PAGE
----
Conference Coverage

Type of Sickle Cell Disease May Affect Risk of Neurodevelopmental Disorders



COLUMBUS, OHIO—Among children with sickle cell disease, type of disease and presence of comorbidities may increase the risk for attentional or behavioral problems, according to research presented at the 43rd Annual Meeting of the Child Neurology Society. Demographics and disease complications also may influence the risk of neurodevelopmental disorders among these children.

“Earlier identification of pediatric patients with sickle cell disease and attention deficit hyperactivity disorder (ADHD), intellectual disability, and specific learning disabilities will allow faster treatment of these disorders and may improve academic performance and quality of life,” said Eboni I. Lance, MD, Co-Medical Director of the Sickle Cell Neurodevelopmental Clinic at Kennedy Krieger Institute in Baltimore.

ADHD Was Common Among Participants
From May 2012 to March 2014, Dr. Lance and colleagues conducted a retrospective chart review of children with sickle cell disease who presented to Kennedy Krieger Institute or Johns Hopkins Hospital. The investigators reviewed the charts for documentation of neurodevelopmental diagnoses such as ADHD; attentional problems; behavioral problems; executive dysfunction; learning disabilities in math, reading, and reading comprehension; intellectual disabilities; developmental delay; fine motor disorders; language disorders; and autism spectrum disorders. The researchers also extracted from the charts data about age, genotype of sickle cell disease, disease complication history, treatments, and school services.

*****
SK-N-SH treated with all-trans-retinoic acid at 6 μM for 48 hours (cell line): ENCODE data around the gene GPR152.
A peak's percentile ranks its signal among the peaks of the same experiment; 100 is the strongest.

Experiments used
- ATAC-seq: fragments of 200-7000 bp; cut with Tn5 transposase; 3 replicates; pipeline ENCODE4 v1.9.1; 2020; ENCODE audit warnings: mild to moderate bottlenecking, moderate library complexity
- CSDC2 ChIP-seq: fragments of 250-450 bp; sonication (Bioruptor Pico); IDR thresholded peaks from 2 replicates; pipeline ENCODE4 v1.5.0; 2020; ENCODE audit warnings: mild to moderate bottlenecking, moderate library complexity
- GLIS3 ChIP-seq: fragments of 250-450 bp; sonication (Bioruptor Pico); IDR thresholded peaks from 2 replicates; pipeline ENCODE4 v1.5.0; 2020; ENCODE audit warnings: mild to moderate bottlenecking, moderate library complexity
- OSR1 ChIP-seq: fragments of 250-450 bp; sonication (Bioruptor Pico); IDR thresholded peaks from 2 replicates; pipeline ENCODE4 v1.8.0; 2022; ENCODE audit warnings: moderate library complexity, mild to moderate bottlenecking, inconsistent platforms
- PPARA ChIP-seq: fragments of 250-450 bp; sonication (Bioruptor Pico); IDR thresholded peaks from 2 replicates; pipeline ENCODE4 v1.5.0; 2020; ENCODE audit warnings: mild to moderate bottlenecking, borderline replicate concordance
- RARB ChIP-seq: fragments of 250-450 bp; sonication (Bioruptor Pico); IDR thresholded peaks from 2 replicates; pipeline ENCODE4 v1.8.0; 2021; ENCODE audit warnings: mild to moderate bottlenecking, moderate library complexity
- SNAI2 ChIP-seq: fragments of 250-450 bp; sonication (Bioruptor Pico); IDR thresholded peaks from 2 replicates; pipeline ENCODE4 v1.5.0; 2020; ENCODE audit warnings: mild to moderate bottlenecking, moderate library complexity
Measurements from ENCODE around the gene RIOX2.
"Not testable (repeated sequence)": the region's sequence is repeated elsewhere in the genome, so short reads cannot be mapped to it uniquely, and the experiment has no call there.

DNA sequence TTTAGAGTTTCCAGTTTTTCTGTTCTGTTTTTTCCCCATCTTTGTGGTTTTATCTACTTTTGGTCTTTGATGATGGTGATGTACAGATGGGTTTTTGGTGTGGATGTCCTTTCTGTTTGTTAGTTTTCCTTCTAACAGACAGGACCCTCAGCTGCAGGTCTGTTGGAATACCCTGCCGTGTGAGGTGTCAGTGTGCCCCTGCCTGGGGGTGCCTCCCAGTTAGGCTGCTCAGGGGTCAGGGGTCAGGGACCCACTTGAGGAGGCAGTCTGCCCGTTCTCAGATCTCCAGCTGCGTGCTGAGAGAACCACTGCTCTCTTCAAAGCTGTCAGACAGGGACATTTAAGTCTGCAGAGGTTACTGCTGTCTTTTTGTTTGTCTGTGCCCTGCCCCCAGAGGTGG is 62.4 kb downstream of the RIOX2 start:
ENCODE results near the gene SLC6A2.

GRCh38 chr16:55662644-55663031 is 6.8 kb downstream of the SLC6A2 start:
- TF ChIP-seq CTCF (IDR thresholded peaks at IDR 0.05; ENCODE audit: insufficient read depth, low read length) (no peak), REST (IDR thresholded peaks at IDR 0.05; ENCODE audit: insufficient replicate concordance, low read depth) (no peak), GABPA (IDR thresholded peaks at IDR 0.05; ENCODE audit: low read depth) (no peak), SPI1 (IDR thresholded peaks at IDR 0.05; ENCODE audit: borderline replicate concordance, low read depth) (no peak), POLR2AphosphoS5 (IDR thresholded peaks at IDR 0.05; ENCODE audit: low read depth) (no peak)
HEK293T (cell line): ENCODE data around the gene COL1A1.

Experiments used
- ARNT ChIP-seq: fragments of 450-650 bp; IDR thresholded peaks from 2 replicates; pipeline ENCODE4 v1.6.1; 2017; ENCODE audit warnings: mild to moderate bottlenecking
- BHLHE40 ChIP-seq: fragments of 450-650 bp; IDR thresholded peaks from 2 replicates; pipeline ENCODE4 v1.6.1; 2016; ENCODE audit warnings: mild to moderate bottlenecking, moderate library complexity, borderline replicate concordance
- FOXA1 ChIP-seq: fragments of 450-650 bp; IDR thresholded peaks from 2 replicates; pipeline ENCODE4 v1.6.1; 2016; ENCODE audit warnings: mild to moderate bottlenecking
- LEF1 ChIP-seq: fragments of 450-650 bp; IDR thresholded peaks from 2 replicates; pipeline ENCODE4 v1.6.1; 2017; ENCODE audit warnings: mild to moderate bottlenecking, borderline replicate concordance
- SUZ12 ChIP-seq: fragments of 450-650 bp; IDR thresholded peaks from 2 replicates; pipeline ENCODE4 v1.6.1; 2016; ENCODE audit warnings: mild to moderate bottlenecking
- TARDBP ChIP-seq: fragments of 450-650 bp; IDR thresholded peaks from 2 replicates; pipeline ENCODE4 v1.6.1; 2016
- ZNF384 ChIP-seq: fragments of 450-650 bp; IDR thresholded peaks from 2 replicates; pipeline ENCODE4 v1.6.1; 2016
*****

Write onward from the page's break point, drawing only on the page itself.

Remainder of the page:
A total of 59 children met inclusion criteria, including 18 who presented to Kennedy Krieger Institute and 41 who presented to Johns Hopkins Hospital. Patients’ average age was 17, and 58% of participants were male. Nearly all (97%) of the children were African American. About 63% of the children had hemoglobin SS type sickle cell disease, 20% had hemoglobin SC, and 10% had hemoglobin S-Beta thalassemia.

When the researchers reviewed participants’ neurodevelopmental diagnoses, they found that 19% of patients had ADHD, 19% had developmental delay, 12% had attention problems, 12% had learning disabilities in math, and 12% had learning disabilities in reading comprehension. Also, 10% of participants had a language disorder, 8% had anxiety, and 8% had behavioral problems.

Associations and Risks for Neurodevelopmental Disorders
Children with hemoglobin S-Beta thalassemia plus or null had significantly higher odds of attention problems than children with the hemoglobin SS type of sickle cell disease. Children with sickle cell disease and a history of asthma had significantly greater odds of behavioral problems than children with sickle cell disease without a history of asthma, even after adjustment for gender and sickle cell disease type. The investigators found no other significant relationships between other neurodevelopmental disorders and demographic characteristics or disease-related complications. They noted that stroke was not associated with significantly increased risk of a specific neurodevelopmental diagnosis, in comparison with other neurodevelopmental disorders.

“There may be differences in the disease phenotype, demographics, and prevalence of certain neurodevelopmental disorders within the pediatric sickle cell disease population,” said Dr. Lance. “Children with sickle cell disease should be screened for neurodevelopmental disorders, with emphasis on specific disease-related characteristics and complications as potential risk factors,” added Dr. Lance. “Specifically, evaluations should include a detailed sickle cell disease history of disease characteristics and complications, as well the typical history of neurologic complications and neurodevelopmental symptoms.”

Erik Greb

Next Article:

Epileptologists more cautious when stopping kids’ AEDs a second time

Related Articles